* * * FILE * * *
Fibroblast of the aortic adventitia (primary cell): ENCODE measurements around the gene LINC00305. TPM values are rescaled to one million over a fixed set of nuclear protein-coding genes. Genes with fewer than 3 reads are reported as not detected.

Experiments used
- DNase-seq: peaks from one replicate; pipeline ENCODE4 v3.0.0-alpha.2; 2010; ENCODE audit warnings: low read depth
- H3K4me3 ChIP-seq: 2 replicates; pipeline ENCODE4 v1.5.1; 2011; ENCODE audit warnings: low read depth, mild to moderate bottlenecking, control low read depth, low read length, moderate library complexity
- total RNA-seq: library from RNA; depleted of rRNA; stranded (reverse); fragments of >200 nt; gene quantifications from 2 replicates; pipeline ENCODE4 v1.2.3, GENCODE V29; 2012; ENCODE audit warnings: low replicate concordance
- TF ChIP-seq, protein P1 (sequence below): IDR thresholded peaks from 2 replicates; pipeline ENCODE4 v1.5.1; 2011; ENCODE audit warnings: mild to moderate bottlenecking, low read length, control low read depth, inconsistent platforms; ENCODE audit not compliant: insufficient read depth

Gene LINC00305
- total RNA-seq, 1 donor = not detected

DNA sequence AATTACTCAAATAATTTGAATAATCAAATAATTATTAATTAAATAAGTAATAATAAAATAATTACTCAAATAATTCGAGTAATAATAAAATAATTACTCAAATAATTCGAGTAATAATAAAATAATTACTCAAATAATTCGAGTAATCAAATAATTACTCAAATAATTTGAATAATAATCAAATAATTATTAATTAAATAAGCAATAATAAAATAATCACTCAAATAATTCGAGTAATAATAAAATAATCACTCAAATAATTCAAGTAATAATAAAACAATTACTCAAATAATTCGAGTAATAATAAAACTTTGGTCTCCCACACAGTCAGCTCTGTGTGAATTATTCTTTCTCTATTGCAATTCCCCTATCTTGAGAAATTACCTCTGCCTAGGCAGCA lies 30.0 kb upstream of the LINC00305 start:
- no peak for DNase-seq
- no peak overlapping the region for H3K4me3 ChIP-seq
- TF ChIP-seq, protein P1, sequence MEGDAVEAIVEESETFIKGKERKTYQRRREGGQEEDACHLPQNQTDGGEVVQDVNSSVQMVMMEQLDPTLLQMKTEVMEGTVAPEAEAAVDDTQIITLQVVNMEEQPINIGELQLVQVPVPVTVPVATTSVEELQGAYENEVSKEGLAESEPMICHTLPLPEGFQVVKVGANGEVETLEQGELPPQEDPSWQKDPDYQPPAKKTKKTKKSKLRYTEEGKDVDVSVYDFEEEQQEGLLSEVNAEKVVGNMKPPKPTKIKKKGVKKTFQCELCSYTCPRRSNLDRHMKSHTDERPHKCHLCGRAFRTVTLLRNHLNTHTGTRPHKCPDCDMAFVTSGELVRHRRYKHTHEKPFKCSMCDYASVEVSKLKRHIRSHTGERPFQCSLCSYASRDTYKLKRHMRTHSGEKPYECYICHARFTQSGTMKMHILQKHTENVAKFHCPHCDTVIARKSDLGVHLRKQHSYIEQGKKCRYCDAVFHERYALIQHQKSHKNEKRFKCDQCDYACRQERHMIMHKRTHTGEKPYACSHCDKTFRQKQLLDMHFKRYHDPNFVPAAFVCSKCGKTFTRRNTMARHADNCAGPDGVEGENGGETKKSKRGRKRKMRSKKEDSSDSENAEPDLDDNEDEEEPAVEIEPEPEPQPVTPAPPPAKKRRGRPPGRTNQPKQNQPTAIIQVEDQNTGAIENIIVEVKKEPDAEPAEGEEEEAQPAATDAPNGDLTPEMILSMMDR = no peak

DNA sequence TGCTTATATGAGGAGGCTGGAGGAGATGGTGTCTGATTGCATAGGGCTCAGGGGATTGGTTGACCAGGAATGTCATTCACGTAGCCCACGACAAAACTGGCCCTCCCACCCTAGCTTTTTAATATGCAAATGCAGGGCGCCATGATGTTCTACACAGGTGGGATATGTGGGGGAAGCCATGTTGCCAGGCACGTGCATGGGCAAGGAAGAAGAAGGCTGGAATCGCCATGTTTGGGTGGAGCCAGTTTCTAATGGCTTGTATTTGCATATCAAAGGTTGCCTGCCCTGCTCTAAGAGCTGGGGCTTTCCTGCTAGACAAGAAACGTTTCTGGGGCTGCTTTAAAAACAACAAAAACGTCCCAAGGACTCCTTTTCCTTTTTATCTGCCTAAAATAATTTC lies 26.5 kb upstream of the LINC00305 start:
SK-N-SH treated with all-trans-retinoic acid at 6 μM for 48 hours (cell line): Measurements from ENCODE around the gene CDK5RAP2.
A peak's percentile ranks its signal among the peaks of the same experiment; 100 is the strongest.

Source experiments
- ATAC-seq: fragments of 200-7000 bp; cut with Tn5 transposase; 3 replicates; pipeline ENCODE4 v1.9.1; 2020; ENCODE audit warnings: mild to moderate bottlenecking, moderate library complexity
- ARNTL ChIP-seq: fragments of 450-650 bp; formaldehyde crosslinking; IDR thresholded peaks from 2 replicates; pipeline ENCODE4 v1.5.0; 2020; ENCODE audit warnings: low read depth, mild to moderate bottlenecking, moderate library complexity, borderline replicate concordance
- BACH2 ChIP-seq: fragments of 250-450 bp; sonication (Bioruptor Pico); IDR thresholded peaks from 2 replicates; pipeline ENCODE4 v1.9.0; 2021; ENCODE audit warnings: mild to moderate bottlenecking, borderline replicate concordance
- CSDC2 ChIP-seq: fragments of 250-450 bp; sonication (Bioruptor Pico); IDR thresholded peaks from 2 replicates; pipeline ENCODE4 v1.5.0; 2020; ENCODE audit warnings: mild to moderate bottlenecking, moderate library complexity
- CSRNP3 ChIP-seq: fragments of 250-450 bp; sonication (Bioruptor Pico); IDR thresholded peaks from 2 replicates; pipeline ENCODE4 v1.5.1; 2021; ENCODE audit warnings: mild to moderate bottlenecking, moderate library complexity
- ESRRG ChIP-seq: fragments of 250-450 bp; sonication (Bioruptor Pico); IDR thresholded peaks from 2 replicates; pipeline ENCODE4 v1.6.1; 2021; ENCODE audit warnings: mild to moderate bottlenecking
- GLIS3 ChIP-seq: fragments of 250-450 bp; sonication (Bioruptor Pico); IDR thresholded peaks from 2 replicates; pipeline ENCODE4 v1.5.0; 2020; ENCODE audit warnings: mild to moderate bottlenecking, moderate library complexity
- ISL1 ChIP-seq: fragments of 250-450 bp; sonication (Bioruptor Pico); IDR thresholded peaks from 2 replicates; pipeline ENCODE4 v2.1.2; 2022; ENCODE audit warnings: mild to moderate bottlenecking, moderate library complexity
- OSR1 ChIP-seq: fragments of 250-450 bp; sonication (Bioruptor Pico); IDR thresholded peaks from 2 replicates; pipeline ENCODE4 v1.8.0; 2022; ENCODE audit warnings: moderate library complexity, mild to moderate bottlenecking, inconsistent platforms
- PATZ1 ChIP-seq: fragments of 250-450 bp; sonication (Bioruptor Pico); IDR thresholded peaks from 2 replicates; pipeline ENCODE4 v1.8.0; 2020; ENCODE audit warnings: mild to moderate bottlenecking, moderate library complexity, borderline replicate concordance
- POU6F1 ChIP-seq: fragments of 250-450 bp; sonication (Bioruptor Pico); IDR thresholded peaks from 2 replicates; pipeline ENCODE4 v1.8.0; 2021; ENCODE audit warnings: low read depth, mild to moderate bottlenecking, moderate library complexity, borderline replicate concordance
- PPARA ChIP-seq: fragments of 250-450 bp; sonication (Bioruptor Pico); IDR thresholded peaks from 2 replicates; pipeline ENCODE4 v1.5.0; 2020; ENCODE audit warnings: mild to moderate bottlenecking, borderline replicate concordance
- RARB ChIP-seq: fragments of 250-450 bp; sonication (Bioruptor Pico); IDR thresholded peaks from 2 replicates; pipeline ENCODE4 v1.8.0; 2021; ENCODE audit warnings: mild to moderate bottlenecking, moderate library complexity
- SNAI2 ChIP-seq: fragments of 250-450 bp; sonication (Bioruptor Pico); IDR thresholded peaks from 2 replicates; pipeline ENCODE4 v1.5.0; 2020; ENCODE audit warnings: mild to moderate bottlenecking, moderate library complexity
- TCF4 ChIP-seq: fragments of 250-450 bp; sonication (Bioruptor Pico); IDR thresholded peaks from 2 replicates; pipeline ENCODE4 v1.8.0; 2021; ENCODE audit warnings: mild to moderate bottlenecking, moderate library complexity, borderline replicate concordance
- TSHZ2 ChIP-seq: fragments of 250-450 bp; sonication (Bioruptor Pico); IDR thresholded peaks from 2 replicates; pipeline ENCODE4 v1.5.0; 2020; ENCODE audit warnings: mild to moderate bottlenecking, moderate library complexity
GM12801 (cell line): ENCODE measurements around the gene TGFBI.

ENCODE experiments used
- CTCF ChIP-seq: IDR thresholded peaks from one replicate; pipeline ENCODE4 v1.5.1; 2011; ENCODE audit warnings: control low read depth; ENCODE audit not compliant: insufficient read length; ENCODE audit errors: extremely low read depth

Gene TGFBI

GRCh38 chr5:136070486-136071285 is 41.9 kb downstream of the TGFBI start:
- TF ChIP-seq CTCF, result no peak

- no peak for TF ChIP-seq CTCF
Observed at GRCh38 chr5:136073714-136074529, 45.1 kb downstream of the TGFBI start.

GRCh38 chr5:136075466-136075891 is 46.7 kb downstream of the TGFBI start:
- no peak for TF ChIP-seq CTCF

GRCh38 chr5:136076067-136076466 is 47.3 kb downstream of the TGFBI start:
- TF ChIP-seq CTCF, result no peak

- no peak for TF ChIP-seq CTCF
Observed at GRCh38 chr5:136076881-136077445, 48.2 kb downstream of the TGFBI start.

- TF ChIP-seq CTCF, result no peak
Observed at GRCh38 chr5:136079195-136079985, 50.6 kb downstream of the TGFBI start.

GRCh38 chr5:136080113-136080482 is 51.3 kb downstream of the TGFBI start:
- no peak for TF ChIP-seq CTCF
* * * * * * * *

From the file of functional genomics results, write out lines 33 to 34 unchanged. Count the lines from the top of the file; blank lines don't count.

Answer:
GM12801 (cell line): ENCODE measurements around the gene TGFBI.

ENCODE experiments used